Many marriages end in divorce. If your marriage is on the rocks, you may be considering waiting to file for divorce. Maybe you are expecting some money or waiting for the kids to go off to college.
However, you do not want to wait too long. Divorces get tougher as you age. Sure, you may be mature emotionally, but you likely have a lot more assets than you did when you were in your 20s and 30s. Because assets have to be split in a divorce, you are looking at a complex situation, especially if you have assets that are harder to split, such as stocks and retirement plans.
Gray divorces—late-in-life divorces involving couples over the age of 50—can be problematic. Read on to see what issues you should know about before you file for one.
The longer a marriage, the more likely alimony may be at play, especially if one spouse did not work much and is dependent on the other. Alimony is based on the higher-earning spouse’s income, and there could be a lot of compensation at stake, such as bonuses, stock options, and travel allowances. This means a person close to retirement could be using a lot of their income to support their former spouse.
Retirement plans may also need to be split in a divorce. The process, however, can be very difficult, since the value of these plans can go up and down. A qualified domestic relations order (QDRO) may be required. Plus, there are taxes and early withdrawal fees to consider. If possible, you may want to direct your spouse to another asset instead of going through the process of splitting up your retirement plan.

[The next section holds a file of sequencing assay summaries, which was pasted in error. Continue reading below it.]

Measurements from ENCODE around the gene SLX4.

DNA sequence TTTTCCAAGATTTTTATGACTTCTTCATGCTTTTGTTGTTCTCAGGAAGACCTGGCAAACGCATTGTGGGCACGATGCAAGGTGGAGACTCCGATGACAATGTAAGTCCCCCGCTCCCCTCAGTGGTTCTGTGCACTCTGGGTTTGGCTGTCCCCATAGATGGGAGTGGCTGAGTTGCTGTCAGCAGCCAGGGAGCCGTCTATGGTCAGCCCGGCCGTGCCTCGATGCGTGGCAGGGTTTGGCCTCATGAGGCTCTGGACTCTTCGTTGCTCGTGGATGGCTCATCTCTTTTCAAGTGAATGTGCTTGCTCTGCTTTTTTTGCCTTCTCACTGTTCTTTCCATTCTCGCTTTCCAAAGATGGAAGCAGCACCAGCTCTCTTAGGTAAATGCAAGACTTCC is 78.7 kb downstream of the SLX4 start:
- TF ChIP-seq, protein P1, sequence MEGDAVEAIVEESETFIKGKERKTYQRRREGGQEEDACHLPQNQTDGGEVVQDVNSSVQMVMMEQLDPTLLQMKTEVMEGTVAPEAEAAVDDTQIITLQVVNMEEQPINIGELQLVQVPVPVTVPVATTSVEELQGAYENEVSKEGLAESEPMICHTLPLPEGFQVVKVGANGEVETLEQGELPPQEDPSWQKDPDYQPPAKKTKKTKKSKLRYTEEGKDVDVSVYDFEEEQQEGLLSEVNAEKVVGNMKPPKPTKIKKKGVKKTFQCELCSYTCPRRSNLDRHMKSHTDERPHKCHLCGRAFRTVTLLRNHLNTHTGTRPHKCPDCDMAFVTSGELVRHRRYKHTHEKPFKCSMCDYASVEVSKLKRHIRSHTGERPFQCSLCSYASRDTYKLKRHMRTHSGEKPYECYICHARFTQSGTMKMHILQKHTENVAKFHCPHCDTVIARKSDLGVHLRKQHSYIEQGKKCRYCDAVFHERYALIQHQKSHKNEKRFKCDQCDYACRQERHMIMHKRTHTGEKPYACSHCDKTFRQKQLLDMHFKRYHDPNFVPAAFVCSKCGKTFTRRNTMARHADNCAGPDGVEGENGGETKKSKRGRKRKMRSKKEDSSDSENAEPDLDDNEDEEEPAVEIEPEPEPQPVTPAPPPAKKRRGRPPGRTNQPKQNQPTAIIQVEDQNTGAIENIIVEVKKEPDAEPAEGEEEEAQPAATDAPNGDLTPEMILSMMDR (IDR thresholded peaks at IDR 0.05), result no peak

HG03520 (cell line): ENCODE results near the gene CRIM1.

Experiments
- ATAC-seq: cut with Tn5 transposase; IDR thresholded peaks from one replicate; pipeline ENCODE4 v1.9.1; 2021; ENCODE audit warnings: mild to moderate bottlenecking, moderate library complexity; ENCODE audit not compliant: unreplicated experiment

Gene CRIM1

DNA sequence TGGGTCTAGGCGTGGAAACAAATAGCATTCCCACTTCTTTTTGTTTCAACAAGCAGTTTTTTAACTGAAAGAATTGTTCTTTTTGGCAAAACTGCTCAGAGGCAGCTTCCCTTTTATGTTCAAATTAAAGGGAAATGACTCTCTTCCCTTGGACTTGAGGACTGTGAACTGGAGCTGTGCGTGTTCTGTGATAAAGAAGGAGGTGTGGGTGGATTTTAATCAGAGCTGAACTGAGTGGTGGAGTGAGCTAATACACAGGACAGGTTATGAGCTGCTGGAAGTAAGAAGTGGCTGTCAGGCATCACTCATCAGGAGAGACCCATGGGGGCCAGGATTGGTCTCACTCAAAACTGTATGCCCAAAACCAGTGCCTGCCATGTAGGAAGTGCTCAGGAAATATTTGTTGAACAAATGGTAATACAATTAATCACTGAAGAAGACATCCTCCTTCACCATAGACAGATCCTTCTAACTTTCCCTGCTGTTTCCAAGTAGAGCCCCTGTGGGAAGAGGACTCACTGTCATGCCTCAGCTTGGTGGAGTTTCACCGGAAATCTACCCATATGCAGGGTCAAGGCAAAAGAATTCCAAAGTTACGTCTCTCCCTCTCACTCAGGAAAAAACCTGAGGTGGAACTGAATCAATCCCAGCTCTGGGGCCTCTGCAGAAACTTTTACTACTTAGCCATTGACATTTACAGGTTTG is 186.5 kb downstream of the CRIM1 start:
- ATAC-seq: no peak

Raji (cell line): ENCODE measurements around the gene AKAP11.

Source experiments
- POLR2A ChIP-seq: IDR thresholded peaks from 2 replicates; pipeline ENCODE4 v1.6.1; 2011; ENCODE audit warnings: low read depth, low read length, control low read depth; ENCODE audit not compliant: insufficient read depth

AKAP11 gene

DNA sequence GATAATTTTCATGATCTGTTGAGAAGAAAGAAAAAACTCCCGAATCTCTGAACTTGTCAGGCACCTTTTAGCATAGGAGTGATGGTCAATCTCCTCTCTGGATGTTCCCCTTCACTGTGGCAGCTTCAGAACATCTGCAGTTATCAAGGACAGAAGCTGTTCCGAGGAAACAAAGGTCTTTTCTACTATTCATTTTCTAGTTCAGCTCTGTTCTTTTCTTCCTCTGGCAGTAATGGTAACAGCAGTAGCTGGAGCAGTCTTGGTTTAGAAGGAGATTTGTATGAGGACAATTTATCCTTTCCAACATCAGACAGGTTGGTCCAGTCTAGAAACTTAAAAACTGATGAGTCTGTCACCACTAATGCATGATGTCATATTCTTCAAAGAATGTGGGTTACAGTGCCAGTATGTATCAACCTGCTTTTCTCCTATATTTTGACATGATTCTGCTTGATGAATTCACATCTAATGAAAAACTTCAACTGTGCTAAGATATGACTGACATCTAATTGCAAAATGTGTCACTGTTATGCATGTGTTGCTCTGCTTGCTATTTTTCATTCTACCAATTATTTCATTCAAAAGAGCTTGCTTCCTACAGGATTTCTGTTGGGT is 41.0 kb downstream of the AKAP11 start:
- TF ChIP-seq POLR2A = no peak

As people get older, inheritances come into play. While inheritances are technically separate property, if you put your inheritance money into your joint account, it then becomes marital funds. This means your inheritance is commingled and therefore subject to split in a divorce.
Even if you are going through a gray divorce, you may still have children at home or in college. You will need to come up with an agreement on how to care for them.
Even if your children are grown, you may worry about protecting them financially. This often means updating your estate plan (if you already have) or creating one to ensure your ex-spouse (and any children they may have from a former relationship) do not get the assets you worked so hard to earn in the event of your death.
Divorces are often easier when the spouses are younger and have not been married as long. As a couple gets closer to retirement age, things get more complicated, especially from a financial point of view.
Let the divorce attorneys at Arami Law, Inc. guide you through the process. If you are facing a gray divorce, contact us today so we can better understand your situation and get you on the right track. Call our office or fill out the online form to schedule a consultation.
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